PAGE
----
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You Shook Me All Campaign Long: Music in the 2016 Presidential Election and Beyond

Description: Music has long played a role in American presidential campaigns as a mode of both expressing candidates’ messages and criticizing the opposition. The 2016 campaign was no exception and was a game changer similar to the development of music in the 1840 campaign, when “Tippecanoe and Tyler Too” helped sing William Harrison into the White House. The ten chapters in this collection place music use in 2016 in historical perspective before examining musical messaging, strategy, and parody. The book ultimately explores causality: how do music and musicians affect presidential elections, and how do politicians and campaigns affect music and musicians? The authors explain this interaction from various perspectives, with methodological approaches from several fields, including political science, legal studies, musicology, cultural studies, rhetorical studies, and communications and journalism. These chapters will help the reader understand music in the 2016 election to realize how music will be relevant in 2020 and beyond.
Date: November 2018
Creator: Kasper, Eric T. & Schoening, Benjamin S.
Partner: UNT Press

Performance and Accountability Report Fiscal Year 2017

Description: The Institute of Museum and Library Services (IMLS) is an independent grant making agency and the primary source of federal support for the nation’s approximately 120,000 libraries and 35,000 museums and related organizations. IMLS helps ensure that all Americans have access to museum, library, and information services. The agency supports innovation, lifelong learning, and cultural and civic engagement, enabling museums and libraries from geographically and economically diverse areas to deliver essential services that make it possible for individuals and communities to thrive. The agency’s mission is to inspire libraries and museums to advance innovation, learning, and civic engagement and to provide leadership through research, policy development, and grant making.Those goals are reflected in this year’s report as IMLS continues to be an outstanding steward of federal funds. IMLS will continue to look for ways to achieve even greater impact on library and museum services throughout the United States.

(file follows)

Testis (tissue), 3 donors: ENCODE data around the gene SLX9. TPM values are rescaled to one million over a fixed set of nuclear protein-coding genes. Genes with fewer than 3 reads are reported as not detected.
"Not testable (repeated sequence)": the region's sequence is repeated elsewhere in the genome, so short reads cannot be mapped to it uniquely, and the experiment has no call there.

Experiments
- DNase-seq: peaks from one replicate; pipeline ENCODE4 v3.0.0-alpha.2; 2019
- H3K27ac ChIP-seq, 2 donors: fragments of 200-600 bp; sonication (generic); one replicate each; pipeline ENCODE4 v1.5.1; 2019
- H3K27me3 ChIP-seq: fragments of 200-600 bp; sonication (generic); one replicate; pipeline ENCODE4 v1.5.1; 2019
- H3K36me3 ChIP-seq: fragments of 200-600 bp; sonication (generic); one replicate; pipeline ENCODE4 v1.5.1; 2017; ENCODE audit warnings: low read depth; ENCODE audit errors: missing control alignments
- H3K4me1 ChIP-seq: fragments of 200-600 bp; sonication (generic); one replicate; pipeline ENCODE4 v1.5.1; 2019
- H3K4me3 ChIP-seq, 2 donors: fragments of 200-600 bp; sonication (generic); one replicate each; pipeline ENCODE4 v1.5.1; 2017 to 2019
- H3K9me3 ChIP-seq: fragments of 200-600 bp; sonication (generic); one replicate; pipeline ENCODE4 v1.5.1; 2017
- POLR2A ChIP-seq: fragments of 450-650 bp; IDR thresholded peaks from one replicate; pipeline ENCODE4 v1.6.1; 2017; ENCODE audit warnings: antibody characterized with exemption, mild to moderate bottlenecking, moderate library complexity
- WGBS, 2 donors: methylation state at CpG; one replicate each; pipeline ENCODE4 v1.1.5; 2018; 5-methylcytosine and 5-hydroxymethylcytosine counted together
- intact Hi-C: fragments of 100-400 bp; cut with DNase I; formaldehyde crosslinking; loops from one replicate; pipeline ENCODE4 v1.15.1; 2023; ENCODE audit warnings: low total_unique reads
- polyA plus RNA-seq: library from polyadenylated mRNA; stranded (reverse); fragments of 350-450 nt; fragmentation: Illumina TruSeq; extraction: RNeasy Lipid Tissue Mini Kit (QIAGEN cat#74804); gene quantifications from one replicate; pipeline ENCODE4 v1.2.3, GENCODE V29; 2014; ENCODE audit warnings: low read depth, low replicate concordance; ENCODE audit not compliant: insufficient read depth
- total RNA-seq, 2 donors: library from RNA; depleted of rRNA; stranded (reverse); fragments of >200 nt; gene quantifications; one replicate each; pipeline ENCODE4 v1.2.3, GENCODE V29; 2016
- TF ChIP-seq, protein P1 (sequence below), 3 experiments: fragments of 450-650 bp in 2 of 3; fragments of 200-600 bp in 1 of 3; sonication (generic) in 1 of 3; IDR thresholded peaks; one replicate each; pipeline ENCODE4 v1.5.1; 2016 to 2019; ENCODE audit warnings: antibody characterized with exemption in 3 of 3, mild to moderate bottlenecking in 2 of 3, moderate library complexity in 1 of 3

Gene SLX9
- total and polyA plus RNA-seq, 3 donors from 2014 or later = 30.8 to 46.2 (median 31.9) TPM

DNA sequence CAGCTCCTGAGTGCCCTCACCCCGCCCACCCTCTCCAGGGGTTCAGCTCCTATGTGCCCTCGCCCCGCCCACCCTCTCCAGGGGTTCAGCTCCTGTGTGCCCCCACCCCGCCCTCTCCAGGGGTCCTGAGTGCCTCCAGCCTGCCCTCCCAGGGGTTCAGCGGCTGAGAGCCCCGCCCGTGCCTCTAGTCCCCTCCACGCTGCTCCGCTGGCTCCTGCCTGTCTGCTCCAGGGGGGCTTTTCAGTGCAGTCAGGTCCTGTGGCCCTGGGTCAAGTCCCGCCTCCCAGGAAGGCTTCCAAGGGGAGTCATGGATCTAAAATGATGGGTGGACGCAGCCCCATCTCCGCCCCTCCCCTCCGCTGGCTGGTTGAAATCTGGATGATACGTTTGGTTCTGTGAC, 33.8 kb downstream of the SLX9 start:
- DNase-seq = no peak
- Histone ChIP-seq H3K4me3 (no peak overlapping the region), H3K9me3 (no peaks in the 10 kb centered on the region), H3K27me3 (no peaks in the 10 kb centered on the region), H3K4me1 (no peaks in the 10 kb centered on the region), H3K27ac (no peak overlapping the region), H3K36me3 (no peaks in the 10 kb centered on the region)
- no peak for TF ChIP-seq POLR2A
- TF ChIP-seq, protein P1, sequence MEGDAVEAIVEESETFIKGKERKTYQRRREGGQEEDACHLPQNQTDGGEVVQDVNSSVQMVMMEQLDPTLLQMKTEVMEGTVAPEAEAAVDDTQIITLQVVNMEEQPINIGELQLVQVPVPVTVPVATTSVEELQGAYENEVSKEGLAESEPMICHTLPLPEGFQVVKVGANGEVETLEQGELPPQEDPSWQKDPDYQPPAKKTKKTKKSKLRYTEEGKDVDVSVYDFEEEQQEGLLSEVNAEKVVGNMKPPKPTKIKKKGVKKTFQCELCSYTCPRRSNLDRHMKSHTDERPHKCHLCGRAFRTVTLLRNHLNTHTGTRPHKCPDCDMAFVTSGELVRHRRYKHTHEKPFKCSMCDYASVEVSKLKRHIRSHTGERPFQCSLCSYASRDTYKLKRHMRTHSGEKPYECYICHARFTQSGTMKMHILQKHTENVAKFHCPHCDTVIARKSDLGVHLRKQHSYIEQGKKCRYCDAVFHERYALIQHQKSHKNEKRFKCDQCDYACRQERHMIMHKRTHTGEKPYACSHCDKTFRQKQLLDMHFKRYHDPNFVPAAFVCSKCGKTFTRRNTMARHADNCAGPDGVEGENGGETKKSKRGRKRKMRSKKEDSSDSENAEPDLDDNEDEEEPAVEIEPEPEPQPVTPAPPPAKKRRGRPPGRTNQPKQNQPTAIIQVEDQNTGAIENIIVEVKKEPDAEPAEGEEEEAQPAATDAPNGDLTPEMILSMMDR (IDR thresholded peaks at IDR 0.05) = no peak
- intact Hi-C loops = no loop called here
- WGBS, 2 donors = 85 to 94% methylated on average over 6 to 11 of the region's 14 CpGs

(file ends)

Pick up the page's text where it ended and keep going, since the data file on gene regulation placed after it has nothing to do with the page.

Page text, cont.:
Date: November 15, 2017
Creator: Institute of Museum and Library Services (U.S.)
Partner: UNT Libraries

ActivAmerica

Description: Series of fictional stories and commentaries about sports in the United States and how they affect individuals and communities.
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Date: November 2017
Creator: Cass, Meagan
Partner: UNT Press

Proof: Photographs from Four Generations of a Texas Family

Description: "The Byrd Williams Collection at the University of North Texas contains more than 10,000 prints and 300,000 negatives, accumulated by four generations of Texas photographers, all named Byrd Moore Williams. Beginning in the 1880s in Gainesville, the four Byrds photographed customers in their studios, urban landscapes, crime scenes, Pancho Villa's soldiers, televangelists, and whatever aroused their unpredictable and wide-ranging curiosity. When Byrd IV sat down to choose a selection from this dizzying array, he came face to face with the nature of mortality and memory, his own and his family's. In some cases these photos are the only evidence remaining that someone lived and breathed on this earth"--Amazon. The contents include: Foreword : One bright thread / Roy Flukinger -- Photographs : The family album -- Landscape -- Postcard -- The Great Depression -- Studio -- People -- Non-people -- Violence and religion in Texas -- Night -- Afterword : Palimpsest / Anne Wilkes Tucker.
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Date: November 2016
Creator: Williams, Byrd M., IV
Partner: UNT Press

A Different Face of War: Memories of a Medical Service Corps Officer in Vietnam